I reached the American Journal of Evaluation via Pablo Rodriguez. In the December 2011 there is an interesting and relevant article titled "Known Knowns, Known Unknowns, Unknown Unknowns: The Predicament of Evidence-Based Policy" by Pawson, Wong, and Owen, an early draft is here. The paper discusses the complexities of evidence-based policy - it is not as straight forward as I had thought.
The abstract of the paper:
The authors present a case study examining the potential for policies to be “evidence-based.” To what extent is it possible to say that a decision to implement a complex social intervention is warranted on the basis of available empirical data? The case chosen is whether there is sufficient evidence to justify banning smoking in cars carrying children. The numerous assumptions underpinning such legislation are elicited, the weight and validity of evidence for each is appraised, and a mixed picture emerges. Certain propositions seem well supported; others are not yet proven and possibly unknowable. The authors argue that this is the standard predicament of evidence-based policy. Evidence does not come in finite chunks offering certainty and security to policy decisions. Rather, evidence-based policy is an accumulative process in which the data pursue but never quite capture unfolding policy problems. The whole point is the steady conversion of “unknowns” to “knowns.”
According to the authors programs are complex because:
- Programmes are active, not passive. Interventions do not work in and of themselves; they only have affect through the reasoning and reactions of their recipients.
- Programmes have long implementation chains and multiple stakeholders. Recipients are many and varied; reactions to programmes thus differ; outcomes are thus generally mixed.
- Programmes are embedded in complex social systems. Recipients are rooted in different localities, institutions, cultures, histories, all of which shape the fortunes of a programme.
- Programmes are implemented amidst the turbulence of other interventions. The policy agenda is delivered through a multitude of interventions, each one interfering with the reception of another.
- Programmes beg, steal, borrow and adapt. Practitioners work constantly to improve the delivery of interventions rather than preserving uniformity to meet evaluation and trial requirements.
- Programmes are the offspring of previous interventions. Social problems are longstanding; interventions evolve to try to combat them; the success of a current scheme depends on its history.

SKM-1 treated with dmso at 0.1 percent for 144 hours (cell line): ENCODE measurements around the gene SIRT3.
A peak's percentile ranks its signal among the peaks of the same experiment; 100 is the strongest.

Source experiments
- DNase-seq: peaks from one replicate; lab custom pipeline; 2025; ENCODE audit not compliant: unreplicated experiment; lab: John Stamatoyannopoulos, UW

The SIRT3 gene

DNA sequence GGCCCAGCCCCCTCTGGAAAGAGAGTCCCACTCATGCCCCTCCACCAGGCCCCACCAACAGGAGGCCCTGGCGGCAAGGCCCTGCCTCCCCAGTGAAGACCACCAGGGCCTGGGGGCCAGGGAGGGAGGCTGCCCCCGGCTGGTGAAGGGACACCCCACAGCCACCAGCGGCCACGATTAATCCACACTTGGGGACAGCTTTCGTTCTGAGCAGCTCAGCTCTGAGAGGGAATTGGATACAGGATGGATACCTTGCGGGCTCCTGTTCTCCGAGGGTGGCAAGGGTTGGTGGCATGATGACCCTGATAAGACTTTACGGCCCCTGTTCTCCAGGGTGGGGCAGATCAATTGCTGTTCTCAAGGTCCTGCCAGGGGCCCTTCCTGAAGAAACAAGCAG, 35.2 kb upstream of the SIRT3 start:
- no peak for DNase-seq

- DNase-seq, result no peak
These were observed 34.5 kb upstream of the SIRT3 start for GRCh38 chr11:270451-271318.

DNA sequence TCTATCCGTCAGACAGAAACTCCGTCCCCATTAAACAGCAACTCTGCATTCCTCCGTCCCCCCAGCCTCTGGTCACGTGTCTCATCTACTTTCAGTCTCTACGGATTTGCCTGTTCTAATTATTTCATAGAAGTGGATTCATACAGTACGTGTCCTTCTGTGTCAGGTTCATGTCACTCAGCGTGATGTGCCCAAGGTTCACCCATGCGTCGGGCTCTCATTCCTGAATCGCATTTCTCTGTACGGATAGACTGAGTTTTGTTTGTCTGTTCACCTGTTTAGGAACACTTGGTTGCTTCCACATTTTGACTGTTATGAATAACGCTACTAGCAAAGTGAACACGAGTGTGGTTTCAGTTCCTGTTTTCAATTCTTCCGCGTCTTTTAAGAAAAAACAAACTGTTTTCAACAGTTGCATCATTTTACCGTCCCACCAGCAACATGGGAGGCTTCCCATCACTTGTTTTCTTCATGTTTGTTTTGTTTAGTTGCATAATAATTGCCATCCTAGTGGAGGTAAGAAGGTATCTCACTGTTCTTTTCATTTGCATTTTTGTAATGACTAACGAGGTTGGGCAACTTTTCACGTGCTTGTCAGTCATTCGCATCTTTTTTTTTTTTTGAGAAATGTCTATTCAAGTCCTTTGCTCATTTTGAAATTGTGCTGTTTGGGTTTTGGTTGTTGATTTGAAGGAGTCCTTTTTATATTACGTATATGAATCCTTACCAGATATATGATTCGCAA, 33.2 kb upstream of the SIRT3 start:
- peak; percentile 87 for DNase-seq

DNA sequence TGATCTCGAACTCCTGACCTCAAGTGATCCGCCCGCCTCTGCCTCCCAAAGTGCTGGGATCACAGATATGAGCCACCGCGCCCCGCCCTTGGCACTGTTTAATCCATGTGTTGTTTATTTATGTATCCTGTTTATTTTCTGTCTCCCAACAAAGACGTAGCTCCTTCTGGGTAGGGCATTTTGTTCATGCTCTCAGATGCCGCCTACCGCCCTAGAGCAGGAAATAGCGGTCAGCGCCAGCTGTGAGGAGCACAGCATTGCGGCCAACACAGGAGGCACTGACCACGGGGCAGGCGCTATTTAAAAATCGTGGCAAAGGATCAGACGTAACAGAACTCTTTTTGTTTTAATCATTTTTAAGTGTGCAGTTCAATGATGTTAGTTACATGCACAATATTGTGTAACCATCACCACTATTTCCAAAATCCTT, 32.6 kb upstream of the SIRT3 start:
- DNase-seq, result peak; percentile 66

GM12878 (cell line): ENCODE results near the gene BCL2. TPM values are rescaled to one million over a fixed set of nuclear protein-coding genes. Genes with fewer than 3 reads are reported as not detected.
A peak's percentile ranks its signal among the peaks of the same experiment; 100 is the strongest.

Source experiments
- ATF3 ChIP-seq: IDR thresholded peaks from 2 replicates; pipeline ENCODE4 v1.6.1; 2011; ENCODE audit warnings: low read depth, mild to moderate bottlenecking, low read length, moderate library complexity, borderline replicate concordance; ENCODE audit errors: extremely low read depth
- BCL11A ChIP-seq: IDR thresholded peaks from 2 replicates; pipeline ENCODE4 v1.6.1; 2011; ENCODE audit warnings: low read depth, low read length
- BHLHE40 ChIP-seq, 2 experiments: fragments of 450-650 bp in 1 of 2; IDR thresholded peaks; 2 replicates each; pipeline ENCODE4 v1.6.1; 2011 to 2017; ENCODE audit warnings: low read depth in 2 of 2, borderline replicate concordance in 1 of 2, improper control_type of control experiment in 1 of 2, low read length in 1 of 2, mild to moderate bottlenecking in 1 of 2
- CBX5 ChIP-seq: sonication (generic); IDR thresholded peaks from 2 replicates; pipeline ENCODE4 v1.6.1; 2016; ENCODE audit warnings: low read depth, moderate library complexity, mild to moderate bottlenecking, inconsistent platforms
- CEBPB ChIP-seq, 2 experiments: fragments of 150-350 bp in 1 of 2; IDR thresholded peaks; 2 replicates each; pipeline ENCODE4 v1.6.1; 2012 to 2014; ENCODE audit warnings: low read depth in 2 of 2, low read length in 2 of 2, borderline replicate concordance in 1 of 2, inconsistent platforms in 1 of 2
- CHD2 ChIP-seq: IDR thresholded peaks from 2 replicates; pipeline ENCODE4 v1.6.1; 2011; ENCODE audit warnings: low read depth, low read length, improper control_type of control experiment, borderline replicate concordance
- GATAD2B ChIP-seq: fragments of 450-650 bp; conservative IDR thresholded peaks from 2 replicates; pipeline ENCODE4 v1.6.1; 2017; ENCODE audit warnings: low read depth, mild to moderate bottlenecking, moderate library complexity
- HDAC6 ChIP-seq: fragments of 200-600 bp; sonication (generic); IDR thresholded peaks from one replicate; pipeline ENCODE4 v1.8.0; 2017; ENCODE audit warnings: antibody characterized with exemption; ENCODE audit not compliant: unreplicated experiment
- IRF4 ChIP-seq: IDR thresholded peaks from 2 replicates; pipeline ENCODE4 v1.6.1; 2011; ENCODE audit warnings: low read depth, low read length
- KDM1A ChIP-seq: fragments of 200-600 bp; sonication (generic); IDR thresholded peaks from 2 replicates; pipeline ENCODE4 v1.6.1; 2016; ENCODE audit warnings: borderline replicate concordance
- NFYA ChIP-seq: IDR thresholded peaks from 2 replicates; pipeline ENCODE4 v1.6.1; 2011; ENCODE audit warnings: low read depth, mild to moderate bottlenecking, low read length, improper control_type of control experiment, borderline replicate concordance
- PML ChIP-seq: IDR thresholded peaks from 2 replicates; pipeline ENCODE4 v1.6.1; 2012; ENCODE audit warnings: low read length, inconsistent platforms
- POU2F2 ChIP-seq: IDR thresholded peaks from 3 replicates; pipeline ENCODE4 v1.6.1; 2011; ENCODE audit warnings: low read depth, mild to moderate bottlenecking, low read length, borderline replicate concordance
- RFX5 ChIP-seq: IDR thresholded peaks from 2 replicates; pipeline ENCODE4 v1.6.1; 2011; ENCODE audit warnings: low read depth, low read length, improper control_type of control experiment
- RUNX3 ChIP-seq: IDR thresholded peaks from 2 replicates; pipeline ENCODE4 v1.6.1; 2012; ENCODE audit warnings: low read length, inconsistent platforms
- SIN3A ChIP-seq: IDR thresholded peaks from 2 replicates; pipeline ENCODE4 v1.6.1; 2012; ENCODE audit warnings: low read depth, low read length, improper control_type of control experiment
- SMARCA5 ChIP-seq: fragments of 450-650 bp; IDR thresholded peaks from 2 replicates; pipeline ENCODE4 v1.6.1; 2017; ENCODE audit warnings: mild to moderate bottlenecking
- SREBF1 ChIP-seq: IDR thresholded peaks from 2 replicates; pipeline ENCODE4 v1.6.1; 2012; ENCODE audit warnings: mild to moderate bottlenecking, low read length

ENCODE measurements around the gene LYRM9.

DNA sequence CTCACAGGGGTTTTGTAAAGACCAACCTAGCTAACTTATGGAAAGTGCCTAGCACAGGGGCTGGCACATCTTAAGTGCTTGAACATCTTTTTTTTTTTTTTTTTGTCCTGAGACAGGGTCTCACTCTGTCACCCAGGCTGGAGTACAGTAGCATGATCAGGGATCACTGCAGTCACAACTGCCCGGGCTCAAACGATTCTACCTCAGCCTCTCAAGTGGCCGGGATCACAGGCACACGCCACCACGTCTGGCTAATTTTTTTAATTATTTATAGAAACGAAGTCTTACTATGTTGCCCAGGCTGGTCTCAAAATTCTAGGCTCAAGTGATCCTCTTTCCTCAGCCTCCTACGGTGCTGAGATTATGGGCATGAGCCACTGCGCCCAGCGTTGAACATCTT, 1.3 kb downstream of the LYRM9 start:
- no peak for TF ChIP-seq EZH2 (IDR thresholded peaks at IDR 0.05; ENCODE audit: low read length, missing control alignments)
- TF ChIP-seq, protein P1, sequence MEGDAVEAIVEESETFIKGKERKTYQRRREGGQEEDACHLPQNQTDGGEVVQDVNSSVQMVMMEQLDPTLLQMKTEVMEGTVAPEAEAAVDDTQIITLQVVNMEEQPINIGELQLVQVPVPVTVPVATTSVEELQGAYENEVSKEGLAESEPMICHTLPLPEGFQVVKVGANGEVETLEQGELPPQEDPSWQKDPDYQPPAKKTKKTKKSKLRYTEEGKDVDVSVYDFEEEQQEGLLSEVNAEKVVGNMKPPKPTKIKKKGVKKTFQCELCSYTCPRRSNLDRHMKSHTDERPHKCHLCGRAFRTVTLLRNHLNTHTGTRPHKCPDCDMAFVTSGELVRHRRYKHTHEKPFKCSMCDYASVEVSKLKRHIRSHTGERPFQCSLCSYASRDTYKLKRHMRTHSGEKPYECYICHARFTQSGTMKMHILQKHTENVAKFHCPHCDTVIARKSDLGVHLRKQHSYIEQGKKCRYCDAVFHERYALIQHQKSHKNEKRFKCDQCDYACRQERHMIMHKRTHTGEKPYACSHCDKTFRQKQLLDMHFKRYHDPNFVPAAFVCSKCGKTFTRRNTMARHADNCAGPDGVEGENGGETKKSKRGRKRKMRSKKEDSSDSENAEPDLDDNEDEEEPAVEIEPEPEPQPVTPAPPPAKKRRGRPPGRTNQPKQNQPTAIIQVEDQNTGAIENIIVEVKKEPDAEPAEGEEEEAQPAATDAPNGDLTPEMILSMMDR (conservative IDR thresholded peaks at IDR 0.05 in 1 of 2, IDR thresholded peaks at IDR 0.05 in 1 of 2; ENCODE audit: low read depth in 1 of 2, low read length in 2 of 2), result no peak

- Programmes change the conditions that make them work in the first place. An intervention’s success is always time limited since alleviating a problem always involves changing its concomitant causes.
There is no such thing as a typical policy intervention or a quintessential programme. Legislative instruments of the type considered here are worlds away from interventions based on, say, financial incentives or peer learning. But what they all have in common is a sprawl of ambitions, stakeholders, localities and histories. In this respect, evidence-based policy has to deal with a standard predicament. Research synthesis can only provide partial information on the medley of issues that face the decision maker. That information, as here, is likely to draw upon inquiry conducted in diverse research traditions – toxicology, social psychology, political science, socio-legal studies, etc. Accordingly, that information is also likely to be partial in research quality and political leanings. So what does this tell us about the warrant of evidence?
. . .
Evidence does not come in finite chunks offering certainty and security to policy decisions. Programmes and interventions spring into life as ideas about how to change the world for the better. Evaluation research allows us to refine those explanations and systematic review allows a refinement of those refinements. The review process should be understood as a means of building, adjudicating and extrapolating programme theories. Evidence based policy will only mature when it is understood that it is a continuous, accumulative process in which the data pursues but never quite draws level with unfolding policy problems. The whole point is the steady conversion of ‘unknowns’ to ‘knows’.
It may well be that policy makers are too busy, too stubborn or too stupid to digest the significance of the qualifications and contingencies that govern whether a policy will work (this subject is much studied but not pursued in this paper). Nevertheless we arrive at the inescapable, long-and-short of it – evidence-based policy deals in conditional truths and provisional explanations.